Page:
I’ve been gone. Not just from Pasadena, but from the world at large, for at least six months. I can probably count the number of times I left Mike and Susan’s house in 3.5 months on two hands, or maybe three, but some of those were just hiking. I didn’t see much news. Thankfully I missed the entire healthcare debate. I didn’t spend time with other people. I was checked out. Now I’m starting to check back in, and of course things seem kind of surreal.
I went to a mall last Friday. The one by the Santa Anita racetrack. I went with Ian to see Avatar in IMAX-3D, and to get a little exercise. I’ve mostly been laying around trying to stop being sick for the past week. When we got there, the show had sold out, so we decided to walk around the mall — to literally circumambulate it, not walk around inside like shoppers — and decide whether we wanted to go to the next showing, and kill some time. It was bizarre. The whole place. I felt like an alien, first for having biked there (they have a giant valet-only parking lot), second for clearly not wearing culturally acceptable Friday-night-at-the-mall attire, and third for having a giant crazy-homeless-guy beard. The homogeneity of the people just seemed bizarre somehow. Lots of black and white clothing. Lots of text messaging. Lots of makeup and trying to look tough. The scene was so strange we decided to pee in the bushes in the parking lot rather than try and find a bathroom inside.
Of course, by the time we’d walked all the way around the consumer temple complex, the next show had also sold out. So we went home.
Then yesterday, sitting for an hour in the waiting room at the dentist’s office (I accidentally showed up an hour early because Google Calendar has been adjusting for timezones… if they’re going to do that, they should really pay attention to where a given event is…), and reading Thomas Friedman’s old book From Beiruit to Jerusalem, I heard in the background two pharmaceutical ads on the radio, back to back. The first was for Lipitor™. But it wasn’t a normal drug ad (that such a thing exists as a normal drug ad is itself disturbing). It sounded more like a political campaign ad, railing against what I can only infer must be some kind of popular skepticism about the statin drugs about which I have heard basically nothing. It had lines like “Your doctor must have had many good reasons for prescribing Lipitor™.”, all innuendo and implication, without actually saying anything, or confronting whatever claims might have been made against it. It was propaganda.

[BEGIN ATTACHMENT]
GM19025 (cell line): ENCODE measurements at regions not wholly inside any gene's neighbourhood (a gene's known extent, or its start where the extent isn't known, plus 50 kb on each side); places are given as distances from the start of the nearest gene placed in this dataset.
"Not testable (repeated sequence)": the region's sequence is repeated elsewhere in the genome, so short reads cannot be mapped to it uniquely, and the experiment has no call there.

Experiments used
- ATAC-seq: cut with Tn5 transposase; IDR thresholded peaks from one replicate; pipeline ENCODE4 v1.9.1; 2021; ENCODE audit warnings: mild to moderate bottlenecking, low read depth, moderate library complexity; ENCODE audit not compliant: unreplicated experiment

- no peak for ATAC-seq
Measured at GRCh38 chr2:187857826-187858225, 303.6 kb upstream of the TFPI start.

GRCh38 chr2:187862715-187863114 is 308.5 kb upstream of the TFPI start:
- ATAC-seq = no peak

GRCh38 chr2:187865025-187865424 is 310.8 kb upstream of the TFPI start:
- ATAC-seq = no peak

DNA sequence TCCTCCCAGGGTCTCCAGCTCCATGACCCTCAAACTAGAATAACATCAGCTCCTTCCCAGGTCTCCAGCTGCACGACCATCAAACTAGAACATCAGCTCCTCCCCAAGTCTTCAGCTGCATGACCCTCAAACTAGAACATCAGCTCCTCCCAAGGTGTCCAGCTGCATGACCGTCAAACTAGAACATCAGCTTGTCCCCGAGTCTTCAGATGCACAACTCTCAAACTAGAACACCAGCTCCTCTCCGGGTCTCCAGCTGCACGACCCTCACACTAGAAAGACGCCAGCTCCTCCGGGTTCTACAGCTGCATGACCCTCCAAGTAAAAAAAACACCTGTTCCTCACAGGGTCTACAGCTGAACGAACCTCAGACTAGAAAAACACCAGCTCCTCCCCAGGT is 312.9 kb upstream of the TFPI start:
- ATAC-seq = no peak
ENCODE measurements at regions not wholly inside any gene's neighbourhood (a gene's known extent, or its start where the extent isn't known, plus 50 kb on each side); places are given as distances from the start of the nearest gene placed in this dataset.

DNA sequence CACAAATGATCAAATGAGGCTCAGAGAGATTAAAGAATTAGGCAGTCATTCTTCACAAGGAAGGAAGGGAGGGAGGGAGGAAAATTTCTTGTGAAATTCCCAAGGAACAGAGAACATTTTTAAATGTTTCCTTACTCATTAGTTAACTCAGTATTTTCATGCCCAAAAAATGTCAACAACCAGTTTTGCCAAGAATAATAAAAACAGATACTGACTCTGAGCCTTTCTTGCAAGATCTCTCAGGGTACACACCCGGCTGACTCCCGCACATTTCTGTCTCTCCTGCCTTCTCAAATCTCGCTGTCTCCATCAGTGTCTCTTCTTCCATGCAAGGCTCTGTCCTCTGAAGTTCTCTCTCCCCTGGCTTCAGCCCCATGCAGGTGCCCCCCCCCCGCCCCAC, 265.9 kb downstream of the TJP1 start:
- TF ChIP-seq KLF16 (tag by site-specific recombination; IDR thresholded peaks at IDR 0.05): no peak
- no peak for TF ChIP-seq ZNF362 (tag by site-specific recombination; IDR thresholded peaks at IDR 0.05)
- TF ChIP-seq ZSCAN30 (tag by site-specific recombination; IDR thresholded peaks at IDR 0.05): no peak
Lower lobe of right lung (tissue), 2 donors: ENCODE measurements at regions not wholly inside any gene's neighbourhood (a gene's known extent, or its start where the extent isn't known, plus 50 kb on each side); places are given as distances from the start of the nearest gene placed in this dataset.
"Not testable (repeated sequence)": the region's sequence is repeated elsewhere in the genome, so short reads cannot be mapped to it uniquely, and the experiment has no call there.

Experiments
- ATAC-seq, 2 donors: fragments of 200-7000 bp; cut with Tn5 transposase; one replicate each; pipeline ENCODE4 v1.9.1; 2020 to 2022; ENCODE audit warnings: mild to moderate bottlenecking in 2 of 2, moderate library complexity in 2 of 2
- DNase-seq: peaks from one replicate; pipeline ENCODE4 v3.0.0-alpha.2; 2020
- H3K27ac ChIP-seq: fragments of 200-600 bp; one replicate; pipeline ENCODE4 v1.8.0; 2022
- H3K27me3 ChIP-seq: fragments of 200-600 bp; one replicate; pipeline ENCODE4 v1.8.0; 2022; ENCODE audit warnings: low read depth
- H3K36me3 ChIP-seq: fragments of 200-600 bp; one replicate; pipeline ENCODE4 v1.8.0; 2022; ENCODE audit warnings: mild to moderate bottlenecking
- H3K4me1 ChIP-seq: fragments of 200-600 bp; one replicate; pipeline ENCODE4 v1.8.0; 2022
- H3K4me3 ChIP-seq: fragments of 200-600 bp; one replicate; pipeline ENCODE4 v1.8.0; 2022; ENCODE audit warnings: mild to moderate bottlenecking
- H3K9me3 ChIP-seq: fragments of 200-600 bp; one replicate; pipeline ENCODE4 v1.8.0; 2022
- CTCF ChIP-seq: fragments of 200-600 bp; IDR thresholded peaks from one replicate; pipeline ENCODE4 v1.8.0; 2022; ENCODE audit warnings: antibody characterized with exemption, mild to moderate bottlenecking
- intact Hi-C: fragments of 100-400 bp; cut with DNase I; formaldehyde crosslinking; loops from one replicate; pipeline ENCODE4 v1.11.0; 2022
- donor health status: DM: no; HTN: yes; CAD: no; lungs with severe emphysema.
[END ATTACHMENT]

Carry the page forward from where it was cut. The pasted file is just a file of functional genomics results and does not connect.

The second ad was for a disease called “my wife isn’t horny enough syndrome”, or wait, no, maybe it was hypoactive sexual desire disorder. Seriously. It was an ad for a new disease, which they just came out with. There isn’t even a drug. It’s just a medical study. Right. That’s how you get participants for medical studies, through mass market advertising. Why can’t they just admit they’re developing a female aphrodisiac, and hey, would anybody like to help us with the testing (I’m sure there wouldn’t be any shortage of volunteers). No, it has to be couched as a chronic disease, with a soft female voiceover, that never says the word ‘sex’, except when spelling out the URL for their website. Instead it’s “Do you suffer from a decreased desire for intimacy?” If they actually come up with something that works, I’m sure it will be a hit. Especially on the black market. If there’s anything men want more than Viagra™ (which is still very popular, according to my spam folder), it’s a pill that makes women horny no matter how bad of a lover or listener you are. Hopefully it will be flavorless and water soluble.
So I’m not entirely sure whether I’m happy to be back or not.